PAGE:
People taking canagliflozin (Invokana, Invokamet) to treat Type 2 diabetes have more side effects to worry about. The U.S. Food and Drug Administration updated the drug’s warning label to include an increased risk for bone fractures and increased risk for reduced bone mineral density.

The warnings are in addition to an FDA warning in May in which the agency said Invokana could cause ketoacidosis. Ketoacidosis is a condition where dangerous levels of toxic acids accumulate in the blood. It can be fatal if is not treated.

In 2013, Invokana became the first sodium-glucose co-transporter 2 (SGLT2) inhibitor approved by the FDA. A year later, the FDA approved Invokamet, which is a combination of canagliflozin and metformin. Doctors prescribe the medications in addition to diet and exercise to reduce blood sugar levels in adults with Type 2 diabetes.

The labels for Invokana and Invokamet already included information about the risk for bone fractures in the adverse reactions section. After recent clinical trials confirmed evidence that the drugs increase the risk of bone fracture, the FDA updated the information under the warnings and precautions section of the label.

A separate clinical trial found elderly patients who took canagliflozin for more than two years suffered losses in bone mineral density in their hips and lower spines. The FDA added that information to the adverse reactions section of the drug’s label.

The FDA is still determining whether the same risks apply to other SLGT2 inhibitors like dapagliflozin (Farxiga), empagliflozin (Jardiance) and empagliflozin and linagliptin (Glyxambia).

Worldwide Invokana Scrutiny Increasing

Scrutiny of Invokana and other SGLT2 inhibitors increased worldwide during the last year.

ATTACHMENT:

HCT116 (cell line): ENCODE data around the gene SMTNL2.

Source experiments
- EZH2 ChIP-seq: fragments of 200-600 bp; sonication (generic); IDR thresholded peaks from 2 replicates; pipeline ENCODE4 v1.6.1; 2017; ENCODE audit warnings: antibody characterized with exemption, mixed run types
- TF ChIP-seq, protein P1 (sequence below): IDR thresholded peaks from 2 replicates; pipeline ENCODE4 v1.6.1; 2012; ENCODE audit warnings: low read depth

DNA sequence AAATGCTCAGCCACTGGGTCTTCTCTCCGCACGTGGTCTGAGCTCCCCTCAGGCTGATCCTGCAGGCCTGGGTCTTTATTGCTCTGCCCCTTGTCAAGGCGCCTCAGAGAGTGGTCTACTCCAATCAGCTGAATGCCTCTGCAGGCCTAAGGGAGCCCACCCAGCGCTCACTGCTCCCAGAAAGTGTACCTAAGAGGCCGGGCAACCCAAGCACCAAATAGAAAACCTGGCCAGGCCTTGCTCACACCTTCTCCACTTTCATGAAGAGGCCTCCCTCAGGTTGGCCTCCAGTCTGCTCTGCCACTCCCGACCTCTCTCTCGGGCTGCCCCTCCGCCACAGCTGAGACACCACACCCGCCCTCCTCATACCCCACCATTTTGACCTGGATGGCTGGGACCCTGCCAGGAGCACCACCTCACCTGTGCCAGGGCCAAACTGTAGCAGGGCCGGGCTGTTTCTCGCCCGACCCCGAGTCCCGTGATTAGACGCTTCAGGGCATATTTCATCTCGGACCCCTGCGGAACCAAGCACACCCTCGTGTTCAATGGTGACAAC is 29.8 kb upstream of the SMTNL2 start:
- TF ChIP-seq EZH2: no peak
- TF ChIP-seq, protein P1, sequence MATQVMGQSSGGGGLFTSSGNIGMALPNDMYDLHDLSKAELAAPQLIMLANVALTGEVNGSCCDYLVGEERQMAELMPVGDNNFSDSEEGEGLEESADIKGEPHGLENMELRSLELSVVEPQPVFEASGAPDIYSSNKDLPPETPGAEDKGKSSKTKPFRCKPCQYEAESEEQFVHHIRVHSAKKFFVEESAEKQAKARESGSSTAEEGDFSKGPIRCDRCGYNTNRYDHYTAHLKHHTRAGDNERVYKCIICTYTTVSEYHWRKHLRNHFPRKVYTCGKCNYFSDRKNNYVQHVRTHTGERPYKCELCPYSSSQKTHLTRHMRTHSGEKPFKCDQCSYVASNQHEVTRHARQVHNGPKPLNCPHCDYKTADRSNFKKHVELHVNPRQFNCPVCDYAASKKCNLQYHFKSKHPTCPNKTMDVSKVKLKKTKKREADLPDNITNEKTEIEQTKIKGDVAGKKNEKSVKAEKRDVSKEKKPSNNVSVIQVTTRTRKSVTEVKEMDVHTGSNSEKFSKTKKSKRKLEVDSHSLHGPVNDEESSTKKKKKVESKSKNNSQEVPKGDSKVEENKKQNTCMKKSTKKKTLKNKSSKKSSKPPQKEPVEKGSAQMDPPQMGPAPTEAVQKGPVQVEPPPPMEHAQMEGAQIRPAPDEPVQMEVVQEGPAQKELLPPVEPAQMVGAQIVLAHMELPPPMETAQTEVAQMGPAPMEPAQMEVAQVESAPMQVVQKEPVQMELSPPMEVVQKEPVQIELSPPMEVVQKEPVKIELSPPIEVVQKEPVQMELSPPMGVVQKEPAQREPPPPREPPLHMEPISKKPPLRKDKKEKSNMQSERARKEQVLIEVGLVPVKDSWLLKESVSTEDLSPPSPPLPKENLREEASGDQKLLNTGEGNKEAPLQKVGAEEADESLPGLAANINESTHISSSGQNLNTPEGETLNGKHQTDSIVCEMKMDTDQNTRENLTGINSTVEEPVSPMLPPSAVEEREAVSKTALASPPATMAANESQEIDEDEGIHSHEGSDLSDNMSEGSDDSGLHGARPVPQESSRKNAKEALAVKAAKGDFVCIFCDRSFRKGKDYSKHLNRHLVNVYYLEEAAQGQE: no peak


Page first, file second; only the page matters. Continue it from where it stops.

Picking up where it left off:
In December of 2014, researchers from the National Institute of Diabetes and Digestive Kidney Diseases commented in the Lancet journal of Diabetes and Endocrinology that there was evidence that SGLT2 inhibitors could increase the risk of bone fracture. They urged researchers to further investigate the issue, which led to the most recent FDA warning.

In June of 2015, the European Medicines Agency (EMA) began an investigation into the risk of diabetic ketoacidosis among SGLT2 inhibitors after finding a European Database, EudraVigilance, included 101 cases of patients developing ketoacidosis after taking the drugs.

Last week, Canadian lawyers filed a class-action lawsuit alleging Invokana can cause kidney failure. Patients who suffered ketoacidosis are also included in the proposed class. The drug had just been approved by Health Canada, a Canadian branch of government, in May 2014. The lawsuit claims Johnson & Johnson’s subsidiary Janssen Pharmaceuticals failed to warn doctors of serious side effects and was negligent in its testing of the drug.

Lawyers in the U.S. are gathering information about reports of kidney failure and ketoacidosis associated with Invokana in anticipation of future lawsuits.

If the list of warnings and side effects continues to grow, the number of potential lawsuits could grow too.